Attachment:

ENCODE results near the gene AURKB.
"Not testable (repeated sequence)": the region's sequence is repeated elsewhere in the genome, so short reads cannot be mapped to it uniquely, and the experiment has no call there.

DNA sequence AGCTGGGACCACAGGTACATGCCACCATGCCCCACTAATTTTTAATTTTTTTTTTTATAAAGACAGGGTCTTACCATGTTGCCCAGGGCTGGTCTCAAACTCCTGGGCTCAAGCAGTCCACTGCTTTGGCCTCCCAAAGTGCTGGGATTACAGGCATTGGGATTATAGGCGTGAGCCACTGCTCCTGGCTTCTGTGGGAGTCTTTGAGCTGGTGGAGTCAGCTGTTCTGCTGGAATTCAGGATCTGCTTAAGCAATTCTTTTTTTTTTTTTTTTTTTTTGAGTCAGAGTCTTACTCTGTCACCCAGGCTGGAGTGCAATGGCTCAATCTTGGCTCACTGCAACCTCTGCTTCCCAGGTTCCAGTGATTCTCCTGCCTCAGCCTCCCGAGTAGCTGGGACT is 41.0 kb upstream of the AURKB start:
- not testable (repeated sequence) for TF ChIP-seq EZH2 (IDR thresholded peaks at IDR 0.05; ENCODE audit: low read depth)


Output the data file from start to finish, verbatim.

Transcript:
ENCODE results near the gene AURKB.
"Not testable (repeated sequence)": the region's sequence is repeated elsewhere in the genome, so short reads cannot be mapped to it uniquely, and the experiment has no call there.

DNA sequence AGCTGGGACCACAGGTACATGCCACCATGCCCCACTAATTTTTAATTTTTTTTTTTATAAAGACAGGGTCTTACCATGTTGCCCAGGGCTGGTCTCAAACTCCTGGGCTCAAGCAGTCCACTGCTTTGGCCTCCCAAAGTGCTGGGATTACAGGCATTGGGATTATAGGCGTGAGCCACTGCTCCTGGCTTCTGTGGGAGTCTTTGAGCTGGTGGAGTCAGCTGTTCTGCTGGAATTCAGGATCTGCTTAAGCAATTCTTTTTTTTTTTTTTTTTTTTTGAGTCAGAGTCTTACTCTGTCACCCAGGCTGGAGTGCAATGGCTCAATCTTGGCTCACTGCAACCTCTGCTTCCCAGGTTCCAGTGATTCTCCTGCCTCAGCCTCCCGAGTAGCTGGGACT is 41.0 kb upstream of the AURKB start:
- not testable (repeated sequence) for TF ChIP-seq EZH2 (IDR thresholded peaks at IDR 0.05; ENCODE audit: low read depth)